The incumbent’s unpopularity creates an opening for Ms. Grimes, 35, the Kentucky secretary of state, who’s as energetic as Mr. McConnell is staid. An even more unpopular politician, however, is making trouble for her: President Obama. Mr. McConnell’s campaign slogan — “Obama Needs Grimes, and Kentucky Needs Mitch McConnell” — summarizes his attempt to make his sixth Senate run a referendum on the president.
Ms. Grimes is desperate not to let that happen. She reminds voters that Mr. Obama is not on the ballot and spends more time attacking his policies — on coal, for instance — than defending them. In fact, in the past few days here, I heard only one positive thing said about the president — and it was Mr. McConnell who said it. At a debate Monday night, he said that President Obama was right to want new trade agreements. Ms. Grimes is so intent on avoiding any mention of Mr. Obama that she has actually refused to say whether she voted for him.
David Firestone writes:
There are two Southern women running for re-election to the Senate this year, both of them Democrats, and the difference in their approach to social issues says everything about the temper of their states.
In Louisiana, a deeply conservative state with a large Catholic population, Mary Landrieu has taken what she calls “nuanced” positions on abortion and same-sex marriage, essentially trying to have it both ways. She says life begins at conception, but the government should stay out of the bedroom and doctor’s office, except if it wants to ban late-term abortions. She says she supports same-sex marriage, but also supports the Louisiana constitutional amendment banning it. It’s no wonder she would rather spend her time extolling fossil fuels.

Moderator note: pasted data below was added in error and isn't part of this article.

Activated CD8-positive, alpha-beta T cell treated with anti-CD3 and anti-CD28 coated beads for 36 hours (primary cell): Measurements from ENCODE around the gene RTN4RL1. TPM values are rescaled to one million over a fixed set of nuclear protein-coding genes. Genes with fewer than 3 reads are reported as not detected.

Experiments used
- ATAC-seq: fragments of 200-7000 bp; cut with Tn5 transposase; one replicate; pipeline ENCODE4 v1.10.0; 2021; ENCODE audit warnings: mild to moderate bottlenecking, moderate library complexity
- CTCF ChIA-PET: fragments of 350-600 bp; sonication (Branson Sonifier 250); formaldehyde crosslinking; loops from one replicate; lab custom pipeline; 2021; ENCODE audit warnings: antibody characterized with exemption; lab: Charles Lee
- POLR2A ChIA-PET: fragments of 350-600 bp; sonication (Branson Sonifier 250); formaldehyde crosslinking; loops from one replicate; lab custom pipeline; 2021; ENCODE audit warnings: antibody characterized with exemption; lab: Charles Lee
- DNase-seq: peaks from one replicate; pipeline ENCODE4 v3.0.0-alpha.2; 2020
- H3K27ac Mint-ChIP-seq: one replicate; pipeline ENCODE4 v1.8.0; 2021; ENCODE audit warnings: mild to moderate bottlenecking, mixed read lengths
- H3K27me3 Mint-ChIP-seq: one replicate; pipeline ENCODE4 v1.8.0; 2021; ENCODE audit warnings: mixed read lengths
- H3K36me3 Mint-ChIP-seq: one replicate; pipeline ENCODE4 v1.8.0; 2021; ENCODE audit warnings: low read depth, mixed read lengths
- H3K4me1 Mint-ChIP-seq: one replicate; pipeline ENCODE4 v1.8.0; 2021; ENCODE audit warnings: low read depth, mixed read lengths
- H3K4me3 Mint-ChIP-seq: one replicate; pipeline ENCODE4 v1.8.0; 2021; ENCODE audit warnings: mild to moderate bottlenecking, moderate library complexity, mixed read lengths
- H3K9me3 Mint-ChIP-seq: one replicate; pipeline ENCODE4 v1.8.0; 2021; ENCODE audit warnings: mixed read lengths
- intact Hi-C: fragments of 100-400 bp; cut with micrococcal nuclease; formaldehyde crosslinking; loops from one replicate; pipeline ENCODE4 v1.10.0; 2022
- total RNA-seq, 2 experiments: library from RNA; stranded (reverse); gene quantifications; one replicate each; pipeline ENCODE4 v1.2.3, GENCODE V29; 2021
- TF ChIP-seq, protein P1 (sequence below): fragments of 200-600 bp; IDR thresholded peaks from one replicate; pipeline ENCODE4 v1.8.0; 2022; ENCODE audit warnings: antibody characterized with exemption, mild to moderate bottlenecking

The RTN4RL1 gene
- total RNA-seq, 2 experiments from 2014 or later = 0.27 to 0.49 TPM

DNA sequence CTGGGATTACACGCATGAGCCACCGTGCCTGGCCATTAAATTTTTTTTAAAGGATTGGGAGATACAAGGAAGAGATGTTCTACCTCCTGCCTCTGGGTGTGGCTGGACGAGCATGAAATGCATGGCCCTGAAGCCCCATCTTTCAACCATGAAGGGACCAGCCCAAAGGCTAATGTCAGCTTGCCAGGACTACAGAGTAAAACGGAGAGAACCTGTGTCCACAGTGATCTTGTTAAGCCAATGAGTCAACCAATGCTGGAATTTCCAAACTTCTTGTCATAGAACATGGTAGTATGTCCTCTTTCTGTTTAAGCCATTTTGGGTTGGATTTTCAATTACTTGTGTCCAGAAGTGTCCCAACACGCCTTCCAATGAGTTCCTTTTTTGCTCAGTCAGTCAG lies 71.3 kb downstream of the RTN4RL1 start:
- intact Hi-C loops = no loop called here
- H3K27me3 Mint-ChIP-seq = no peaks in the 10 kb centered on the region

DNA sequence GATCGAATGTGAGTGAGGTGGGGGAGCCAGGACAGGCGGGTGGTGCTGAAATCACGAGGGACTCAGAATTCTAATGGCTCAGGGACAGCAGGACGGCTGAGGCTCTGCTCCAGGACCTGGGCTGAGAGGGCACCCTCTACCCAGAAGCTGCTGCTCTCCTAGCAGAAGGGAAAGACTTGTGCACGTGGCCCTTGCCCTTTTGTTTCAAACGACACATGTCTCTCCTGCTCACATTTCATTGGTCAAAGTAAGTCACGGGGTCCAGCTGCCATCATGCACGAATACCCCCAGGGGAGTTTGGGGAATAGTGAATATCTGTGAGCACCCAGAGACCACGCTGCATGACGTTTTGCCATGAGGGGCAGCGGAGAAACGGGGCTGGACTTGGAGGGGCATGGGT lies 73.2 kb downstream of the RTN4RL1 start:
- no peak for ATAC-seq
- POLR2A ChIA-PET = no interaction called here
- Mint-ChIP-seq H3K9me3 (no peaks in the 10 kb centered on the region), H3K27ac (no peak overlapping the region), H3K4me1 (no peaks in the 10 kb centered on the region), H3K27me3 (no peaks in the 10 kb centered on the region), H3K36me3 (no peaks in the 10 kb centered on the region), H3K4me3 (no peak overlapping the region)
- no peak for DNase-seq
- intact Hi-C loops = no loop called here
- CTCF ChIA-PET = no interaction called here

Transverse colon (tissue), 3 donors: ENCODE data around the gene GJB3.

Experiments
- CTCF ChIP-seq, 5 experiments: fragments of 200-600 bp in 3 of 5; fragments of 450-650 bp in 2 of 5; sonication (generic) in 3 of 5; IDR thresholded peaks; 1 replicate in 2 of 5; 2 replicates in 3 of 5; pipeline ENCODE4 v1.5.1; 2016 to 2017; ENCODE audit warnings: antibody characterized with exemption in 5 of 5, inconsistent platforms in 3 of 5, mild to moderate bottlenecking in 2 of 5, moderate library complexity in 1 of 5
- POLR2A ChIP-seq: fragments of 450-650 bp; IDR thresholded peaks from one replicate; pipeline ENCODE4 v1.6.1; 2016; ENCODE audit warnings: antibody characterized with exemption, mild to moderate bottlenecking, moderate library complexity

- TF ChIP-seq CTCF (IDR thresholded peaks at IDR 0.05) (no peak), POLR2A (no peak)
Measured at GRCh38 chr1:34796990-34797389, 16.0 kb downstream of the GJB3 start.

But on Wednesday in Charlotte, [North Carolina,] Kay Hagan stood without hesitation next to Janet Colm, chief executive of the Planned Parenthood Action Fund of Central North Carolina, and proudly bashed her opponent, Thom Tillis, for reducing women’s rights on abortion and birth control. “It is 2014, and these decisions should be between a woman and her doctor, not between a woman and her boss, nor her senator,” she said at a news conference here, surrounded by cheering female supporters. “And let me tell you, after seeing what Thom Tillis has done in Raleigh, I am so glad that no legislator in Raleigh is my doctor.”